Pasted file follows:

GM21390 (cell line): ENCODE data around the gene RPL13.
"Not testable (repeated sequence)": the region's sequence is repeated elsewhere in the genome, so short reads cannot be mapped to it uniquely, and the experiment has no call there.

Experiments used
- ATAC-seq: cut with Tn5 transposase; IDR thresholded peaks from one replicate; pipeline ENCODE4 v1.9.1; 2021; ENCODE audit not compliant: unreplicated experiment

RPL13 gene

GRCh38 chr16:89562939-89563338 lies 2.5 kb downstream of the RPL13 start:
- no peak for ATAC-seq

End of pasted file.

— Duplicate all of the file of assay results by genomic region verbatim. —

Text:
GM21390 (cell line): ENCODE data around the gene RPL13.
"Not testable (repeated sequence)": the region's sequence is repeated elsewhere in the genome, so short reads cannot be mapped to it uniquely, and the experiment has no call there.

Experiments used
- ATAC-seq: cut with Tn5 transposase; IDR thresholded peaks from one replicate; pipeline ENCODE4 v1.9.1; 2021; ENCODE audit not compliant: unreplicated experiment

RPL13 gene

GRCh38 chr16:89562939-89563338 lies 2.5 kb downstream of the RPL13 start:
- no peak for ATAC-seq